More Than Half
The Whitney Biennial leans in
For the first time in its seventy-nine iterations, the Whitney Biennial has included in its offerings a majority of women artists, with more than half aged forty and under. And while I think that any exhibition which claims to present the state of American arts ought to include those newly on the scene (replete with their unique perspectives), I’m still going to say this: it was the ones over forty, the women particularly, who I think made the best work.
Left to right: work by Nicole Eisenman, Simone Leigh, Wangechi Mutu, and Augustina Woodgate
Mostly I want to draw attention to Diane Simpson, the 84-year-old Chicago artist whose work stood by itself in the Whitney’s small exhibition space just off the lobby, though honorable mention goes to Simone Leigh for her grounded hybrids of African vessel-women, Wangechi Mutu for her kinetic poem, continuously scratched on a tin pot, and Nicole Eisenman, for her ragtag grouping of figures plodding toward an unknowable future.
While Eisenman’s work did what others in the Biennial were trying to do, but bigger, bolder, and better, Simpson’s work was altogether of a different tone. Creating sculpture that draws inspiration from garment patterns and construction in order to translate them into rigid three dimensional pieces, Simpson’s work is geometric when others’ upstairs is chaotic, intriguingly obscure while others’ are overt in their messaging, and appears fabricated when others did not try to hide their hand.
But why in a show so skewed towards the young did the curators Rujeko Hockley and Jane Panetta include Simpson? (She’s been making similar sculptures since the 1970s, after all.) As her work stood apart from the fray––both physically in a gallery unto itself and thematically in its impressively ordered content––Simpson’s work is clearly special, at least in the eyes of the curators. So why her and why now?
If you were searching for an answer with the same political zeal you might apply to the works upstairs, you might find the reason in Simpson’s Jabot (triplet) from 2017, a sparse and inert translation of a tiered collar, similar to the ones collected by Justice Ruth Bader Ginsburg. But good luck with that interpretation, as the fact that Ginsburg has somewhat absurdly reached the status of cult icon is not the significance of this piece, as these works’ meaning does not lie in digestible sound bites, nor are they so topical. There is something else going on here.
Part of their brilliance is in their perfection. They are impeccable, “sublime” (in the words of Holland Cotter), spare and assured. Without a nail out of place, they are efficient in communicating the elegance of line in the human form. (Despite being constructed of cool metals and hard wood, they are recognizable as garments). “I'm interested in the seamless shifting from body to architectural form in the melding of the wearable with the structurally unwearable,” says the artist.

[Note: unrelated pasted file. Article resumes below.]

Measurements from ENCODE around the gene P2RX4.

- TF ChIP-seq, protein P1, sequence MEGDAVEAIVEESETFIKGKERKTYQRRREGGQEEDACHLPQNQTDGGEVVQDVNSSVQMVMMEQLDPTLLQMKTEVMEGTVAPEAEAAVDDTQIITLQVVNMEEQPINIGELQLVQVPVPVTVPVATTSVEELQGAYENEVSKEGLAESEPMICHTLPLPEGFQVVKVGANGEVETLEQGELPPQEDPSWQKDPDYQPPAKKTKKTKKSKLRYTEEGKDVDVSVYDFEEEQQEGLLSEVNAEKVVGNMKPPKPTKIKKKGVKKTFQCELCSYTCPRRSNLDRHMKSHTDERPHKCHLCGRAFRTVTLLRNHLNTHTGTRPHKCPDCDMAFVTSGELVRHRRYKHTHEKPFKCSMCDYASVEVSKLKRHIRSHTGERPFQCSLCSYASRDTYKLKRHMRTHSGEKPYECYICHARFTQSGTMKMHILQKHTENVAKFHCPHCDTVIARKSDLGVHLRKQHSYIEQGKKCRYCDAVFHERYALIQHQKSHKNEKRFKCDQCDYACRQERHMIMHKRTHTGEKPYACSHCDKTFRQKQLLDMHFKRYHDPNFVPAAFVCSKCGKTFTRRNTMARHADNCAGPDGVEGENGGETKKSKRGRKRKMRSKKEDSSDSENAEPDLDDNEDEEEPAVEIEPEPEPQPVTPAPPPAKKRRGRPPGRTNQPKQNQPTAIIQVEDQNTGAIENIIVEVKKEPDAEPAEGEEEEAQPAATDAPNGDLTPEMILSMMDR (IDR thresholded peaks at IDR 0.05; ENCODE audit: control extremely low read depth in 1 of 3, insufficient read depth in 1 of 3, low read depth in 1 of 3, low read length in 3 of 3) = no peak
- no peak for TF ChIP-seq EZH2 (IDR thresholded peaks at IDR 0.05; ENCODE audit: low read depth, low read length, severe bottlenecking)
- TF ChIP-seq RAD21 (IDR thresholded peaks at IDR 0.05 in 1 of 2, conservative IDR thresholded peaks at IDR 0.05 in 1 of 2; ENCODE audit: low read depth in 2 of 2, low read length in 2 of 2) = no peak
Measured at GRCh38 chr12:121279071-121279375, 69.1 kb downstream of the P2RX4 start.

One of the pieces in the show includes work from Simpson’s Samurai series, in which she has framed a riff on Japanese armor in a symmetrical proscenium, like a stage set or a window display. (This work has been included in museum windows in the past.) Window dressings are a fantasy, a reflection of our world, refracted in vitrine. The smooth lines and bold symmetry of Simpson’s installations harken back to the days of department stores’ primacy, which, like our political system, seem to be in decline, struggling to adjust to a world dominated by the Internet. None of these references, however, are overt, but rather leave you with that vague feeling of familiarity, though their lines are too clean to suggest intimacy.
But still we are left with the question of why they’ve been included in the first place. As a gloss on the entire show, our fist experience of the Biennial before we head up the stairs, it seems as if the work is perhaps a nod at the show itself, the curators’ comment on the fool’s errand of curating any American moment, but particularly this one, so defined as we are by fracture. Whatever they have come up with in the galleries above will be no more true than a window display––keep this in mind as you ascend.
There is something wise about this work and something confident. Simpson knows that being loud only adds to the noise, which puts you in danger of getting lost in the din. Maybe her work is not so much of this moment, but rather is the curators’ way of offering us a path forward into the future.
Until September 22